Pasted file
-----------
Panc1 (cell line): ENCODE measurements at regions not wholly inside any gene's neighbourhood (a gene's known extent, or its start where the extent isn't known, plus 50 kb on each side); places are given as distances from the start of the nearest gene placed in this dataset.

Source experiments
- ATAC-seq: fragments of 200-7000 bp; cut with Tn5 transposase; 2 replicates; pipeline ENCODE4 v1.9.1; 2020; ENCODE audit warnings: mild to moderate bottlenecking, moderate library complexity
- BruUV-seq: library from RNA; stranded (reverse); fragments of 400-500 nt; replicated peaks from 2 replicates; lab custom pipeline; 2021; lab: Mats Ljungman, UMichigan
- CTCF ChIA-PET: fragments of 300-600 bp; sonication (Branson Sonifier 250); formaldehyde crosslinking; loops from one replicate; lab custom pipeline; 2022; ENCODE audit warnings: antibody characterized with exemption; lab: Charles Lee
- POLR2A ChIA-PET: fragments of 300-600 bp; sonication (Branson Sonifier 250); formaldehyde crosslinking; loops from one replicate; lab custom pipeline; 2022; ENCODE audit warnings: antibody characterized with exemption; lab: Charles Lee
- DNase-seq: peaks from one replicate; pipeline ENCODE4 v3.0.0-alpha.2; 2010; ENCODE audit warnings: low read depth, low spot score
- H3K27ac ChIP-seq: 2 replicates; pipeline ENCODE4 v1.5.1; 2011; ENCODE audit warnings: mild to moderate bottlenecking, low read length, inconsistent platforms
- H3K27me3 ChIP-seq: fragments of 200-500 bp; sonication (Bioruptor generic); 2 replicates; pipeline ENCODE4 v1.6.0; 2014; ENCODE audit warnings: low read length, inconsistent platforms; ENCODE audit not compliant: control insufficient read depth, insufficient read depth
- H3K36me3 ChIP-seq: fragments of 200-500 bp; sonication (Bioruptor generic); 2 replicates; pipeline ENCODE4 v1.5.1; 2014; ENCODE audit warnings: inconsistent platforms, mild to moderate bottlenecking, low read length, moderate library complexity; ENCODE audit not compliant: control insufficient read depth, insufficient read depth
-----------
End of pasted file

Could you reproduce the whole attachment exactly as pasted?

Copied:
Panc1 (cell line): ENCODE measurements at regions not wholly inside any gene's neighbourhood (a gene's known extent, or its start where the extent isn't known, plus 50 kb on each side); places are given as distances from the start of the nearest gene placed in this dataset.

Source experiments
- ATAC-seq: fragments of 200-7000 bp; cut with Tn5 transposase; 2 replicates; pipeline ENCODE4 v1.9.1; 2020; ENCODE audit warnings: mild to moderate bottlenecking, moderate library complexity
- BruUV-seq: library from RNA; stranded (reverse); fragments of 400-500 nt; replicated peaks from 2 replicates; lab custom pipeline; 2021; lab: Mats Ljungman, UMichigan
- CTCF ChIA-PET: fragments of 300-600 bp; sonication (Branson Sonifier 250); formaldehyde crosslinking; loops from one replicate; lab custom pipeline; 2022; ENCODE audit warnings: antibody characterized with exemption; lab: Charles Lee
- POLR2A ChIA-PET: fragments of 300-600 bp; sonication (Branson Sonifier 250); formaldehyde crosslinking; loops from one replicate; lab custom pipeline; 2022; ENCODE audit warnings: antibody characterized with exemption; lab: Charles Lee
- DNase-seq: peaks from one replicate; pipeline ENCODE4 v3.0.0-alpha.2; 2010; ENCODE audit warnings: low read depth, low spot score
- H3K27ac ChIP-seq: 2 replicates; pipeline ENCODE4 v1.5.1; 2011; ENCODE audit warnings: mild to moderate bottlenecking, low read length, inconsistent platforms
- H3K27me3 ChIP-seq: fragments of 200-500 bp; sonication (Bioruptor generic); 2 replicates; pipeline ENCODE4 v1.6.0; 2014; ENCODE audit warnings: low read length, inconsistent platforms; ENCODE audit not compliant: control insufficient read depth, insufficient read depth
- H3K36me3 ChIP-seq: fragments of 200-500 bp; sonication (Bioruptor generic); 2 replicates; pipeline ENCODE4 v1.5.1; 2014; ENCODE audit warnings: inconsistent platforms, mild to moderate bottlenecking, low read length, moderate library complexity; ENCODE audit not compliant: control insufficient read depth, insufficient read depth